For rain streaks, I again used both the pre-wetted surface and direct application. I applied the product in parallel lines. On the pre-wetted surface the final appearance was more blended, while with direct application the appearance was much more rigidly defined. I overdid the appearance for the photos as I had some difficulty getting the effect to appear in photos. I was able to re-work the surface with a wet cotton swab to blend and reduce the effect.

All my application was with a brush. The product can be airbrushed over the surface of a model kit for a finer and more even application.


True-Earth products are available through their website and are listed at 5 Euros for a 17ml (.57oz) bottle. The product range is extensive, and can be used for any modeling subject. For me, the lack of chemical odor is a bonus, as my kids are allergic to petroleum products, which has limited my selection of paints and finishing items and my time to use them. Once you learn how to use them, the effects that can be produced, as demonstrated in the "Bastogne in-Bastogne out" tutorial (linked above), are stunning. This is a very promising product line that is rapidly expanding.
Highs: Water application and cleanup, easy to apply and fast drying.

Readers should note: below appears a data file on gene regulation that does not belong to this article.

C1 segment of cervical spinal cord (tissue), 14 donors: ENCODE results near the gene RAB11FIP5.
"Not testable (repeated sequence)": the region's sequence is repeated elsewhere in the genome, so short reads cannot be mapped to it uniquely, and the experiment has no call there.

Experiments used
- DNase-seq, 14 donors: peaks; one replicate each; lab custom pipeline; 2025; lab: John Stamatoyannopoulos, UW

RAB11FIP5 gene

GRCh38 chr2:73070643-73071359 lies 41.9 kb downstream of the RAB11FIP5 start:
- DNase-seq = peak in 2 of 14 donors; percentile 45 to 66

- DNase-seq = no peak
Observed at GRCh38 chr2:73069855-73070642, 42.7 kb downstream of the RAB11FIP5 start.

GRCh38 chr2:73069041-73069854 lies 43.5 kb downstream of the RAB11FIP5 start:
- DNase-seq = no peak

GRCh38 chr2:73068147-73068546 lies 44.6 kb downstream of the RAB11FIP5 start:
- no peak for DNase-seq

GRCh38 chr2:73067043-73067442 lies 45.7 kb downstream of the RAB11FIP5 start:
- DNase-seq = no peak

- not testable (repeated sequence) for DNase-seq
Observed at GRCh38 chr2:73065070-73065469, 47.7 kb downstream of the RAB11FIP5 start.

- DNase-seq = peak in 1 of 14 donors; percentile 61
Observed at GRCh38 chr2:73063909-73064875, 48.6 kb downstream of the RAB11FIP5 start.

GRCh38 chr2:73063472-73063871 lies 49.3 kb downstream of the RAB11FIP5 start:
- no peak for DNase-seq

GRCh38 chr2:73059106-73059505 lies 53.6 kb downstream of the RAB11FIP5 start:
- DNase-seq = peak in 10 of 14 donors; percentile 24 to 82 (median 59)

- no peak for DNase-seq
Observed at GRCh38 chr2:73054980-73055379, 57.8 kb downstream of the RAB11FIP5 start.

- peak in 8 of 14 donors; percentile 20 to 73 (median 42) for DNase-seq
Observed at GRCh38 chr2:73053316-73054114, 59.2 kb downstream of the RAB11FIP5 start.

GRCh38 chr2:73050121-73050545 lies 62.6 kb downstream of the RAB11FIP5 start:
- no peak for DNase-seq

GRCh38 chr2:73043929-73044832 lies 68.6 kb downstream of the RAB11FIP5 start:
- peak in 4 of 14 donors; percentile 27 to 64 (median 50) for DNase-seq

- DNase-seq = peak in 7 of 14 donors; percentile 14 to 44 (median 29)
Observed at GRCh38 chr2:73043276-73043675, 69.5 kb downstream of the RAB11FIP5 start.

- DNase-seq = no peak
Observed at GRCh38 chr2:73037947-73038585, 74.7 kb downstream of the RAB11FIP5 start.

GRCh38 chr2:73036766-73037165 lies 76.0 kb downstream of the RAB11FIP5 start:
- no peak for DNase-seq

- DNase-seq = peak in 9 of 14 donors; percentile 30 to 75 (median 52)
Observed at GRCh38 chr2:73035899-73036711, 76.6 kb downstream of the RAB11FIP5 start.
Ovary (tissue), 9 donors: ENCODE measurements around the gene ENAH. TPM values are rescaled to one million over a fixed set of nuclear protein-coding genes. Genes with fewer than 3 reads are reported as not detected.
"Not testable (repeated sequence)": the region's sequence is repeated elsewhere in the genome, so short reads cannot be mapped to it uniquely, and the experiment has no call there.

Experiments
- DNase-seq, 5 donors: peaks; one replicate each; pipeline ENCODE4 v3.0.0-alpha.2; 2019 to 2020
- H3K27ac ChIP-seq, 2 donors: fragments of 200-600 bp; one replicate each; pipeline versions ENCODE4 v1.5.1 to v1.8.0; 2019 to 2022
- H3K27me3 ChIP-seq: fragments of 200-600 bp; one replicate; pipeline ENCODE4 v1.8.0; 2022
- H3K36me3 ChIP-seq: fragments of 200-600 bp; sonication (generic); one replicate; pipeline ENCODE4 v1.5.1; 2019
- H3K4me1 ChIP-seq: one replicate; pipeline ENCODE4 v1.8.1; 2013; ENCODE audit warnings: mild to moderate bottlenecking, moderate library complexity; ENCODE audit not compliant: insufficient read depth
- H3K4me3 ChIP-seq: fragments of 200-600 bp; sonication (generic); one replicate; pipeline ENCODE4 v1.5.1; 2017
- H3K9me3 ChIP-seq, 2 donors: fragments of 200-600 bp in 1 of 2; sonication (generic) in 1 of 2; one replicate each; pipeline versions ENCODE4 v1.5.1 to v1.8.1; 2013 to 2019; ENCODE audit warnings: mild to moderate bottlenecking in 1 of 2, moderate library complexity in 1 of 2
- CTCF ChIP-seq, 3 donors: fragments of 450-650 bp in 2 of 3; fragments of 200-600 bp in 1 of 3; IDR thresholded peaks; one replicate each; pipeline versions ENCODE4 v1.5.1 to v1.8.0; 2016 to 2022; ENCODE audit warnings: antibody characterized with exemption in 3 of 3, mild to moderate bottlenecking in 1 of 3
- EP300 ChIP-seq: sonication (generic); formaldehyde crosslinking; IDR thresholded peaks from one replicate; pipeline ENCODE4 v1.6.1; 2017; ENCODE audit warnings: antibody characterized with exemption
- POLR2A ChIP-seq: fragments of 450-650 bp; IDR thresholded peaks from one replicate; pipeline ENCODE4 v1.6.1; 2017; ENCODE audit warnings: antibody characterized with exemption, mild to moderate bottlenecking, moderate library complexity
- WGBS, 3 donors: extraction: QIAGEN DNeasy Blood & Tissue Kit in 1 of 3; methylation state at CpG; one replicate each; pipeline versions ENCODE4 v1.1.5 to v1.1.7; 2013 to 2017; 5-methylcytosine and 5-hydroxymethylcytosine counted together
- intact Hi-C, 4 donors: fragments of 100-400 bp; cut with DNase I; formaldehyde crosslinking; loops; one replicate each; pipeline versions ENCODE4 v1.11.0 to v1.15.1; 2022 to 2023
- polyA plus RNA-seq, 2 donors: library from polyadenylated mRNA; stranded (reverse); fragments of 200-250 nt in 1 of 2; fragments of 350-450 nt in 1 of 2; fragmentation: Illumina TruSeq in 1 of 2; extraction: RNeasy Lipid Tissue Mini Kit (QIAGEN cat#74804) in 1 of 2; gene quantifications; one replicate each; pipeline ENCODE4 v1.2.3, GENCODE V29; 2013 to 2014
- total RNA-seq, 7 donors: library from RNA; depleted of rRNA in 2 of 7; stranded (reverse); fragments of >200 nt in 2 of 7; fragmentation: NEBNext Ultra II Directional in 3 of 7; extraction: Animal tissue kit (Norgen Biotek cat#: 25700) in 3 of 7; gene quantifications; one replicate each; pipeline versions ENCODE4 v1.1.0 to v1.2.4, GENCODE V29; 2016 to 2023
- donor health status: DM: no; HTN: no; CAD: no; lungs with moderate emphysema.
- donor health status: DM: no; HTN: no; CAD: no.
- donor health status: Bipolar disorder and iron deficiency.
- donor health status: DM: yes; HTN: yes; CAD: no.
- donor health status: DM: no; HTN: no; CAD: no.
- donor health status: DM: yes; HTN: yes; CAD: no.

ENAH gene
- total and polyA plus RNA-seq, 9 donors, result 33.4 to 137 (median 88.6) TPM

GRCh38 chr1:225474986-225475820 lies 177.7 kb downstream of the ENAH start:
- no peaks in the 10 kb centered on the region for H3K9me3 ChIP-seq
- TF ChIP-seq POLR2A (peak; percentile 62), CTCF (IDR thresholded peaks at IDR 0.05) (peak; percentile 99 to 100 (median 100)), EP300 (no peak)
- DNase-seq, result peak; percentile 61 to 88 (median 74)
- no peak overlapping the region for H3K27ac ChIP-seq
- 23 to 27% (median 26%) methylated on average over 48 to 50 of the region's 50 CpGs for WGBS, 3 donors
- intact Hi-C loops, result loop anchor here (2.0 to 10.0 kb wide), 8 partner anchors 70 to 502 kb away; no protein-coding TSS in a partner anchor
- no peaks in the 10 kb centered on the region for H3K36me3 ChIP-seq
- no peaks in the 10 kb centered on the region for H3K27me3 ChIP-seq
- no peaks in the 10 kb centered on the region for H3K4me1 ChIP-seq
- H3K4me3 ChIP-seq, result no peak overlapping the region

Lows: It takes some time to learn how to use the product effectively.
Verdict: I think this is a very promising product line with a wide range of applications.
  Scale: 1:1
  Suggested Retail: 5 euros
  PUBLISHED: Apr 10, 2012

Our Thanks to True Earth!
This item was provided by them for the purpose of having it reviewed on this KitMaker Network site. If you would like your kit, book, or product reviewed, please contact us.

View Vendor Homepage  |  More Reviews  

About Russ Amott (russamotto)

I got back into the hobby a few years back, and wanted to find ways to improve, which is how I found this site. Since joining Armorama I have improved tremendously by learning from others here, and have actually finished a couple of kits. I model to relax and have fun, but always look to improve. ...

Copyright 2021 text by Russ Amott [ RUSSAMOTTO ]. All rights reserved.


James, thanks for getting this up. Don't think I mentioned this, but shake well before using.
APR 10, 2012 - 09:44 AM
Russ Great review, I had bought some, and love it, especially the Bubble Rust. They may some great products. Kevin
APR 10, 2012 - 10:57 AM
Thanks, Kevin. You should do a review on the rust to show how it works. This is a very promising range.
APR 10, 2012 - 02:37 PM

Click image to enlarge
  • move
  • move
  • move
  • move
  • move
  • move
  • move
  • move
  • move
  • move
  • move
  • move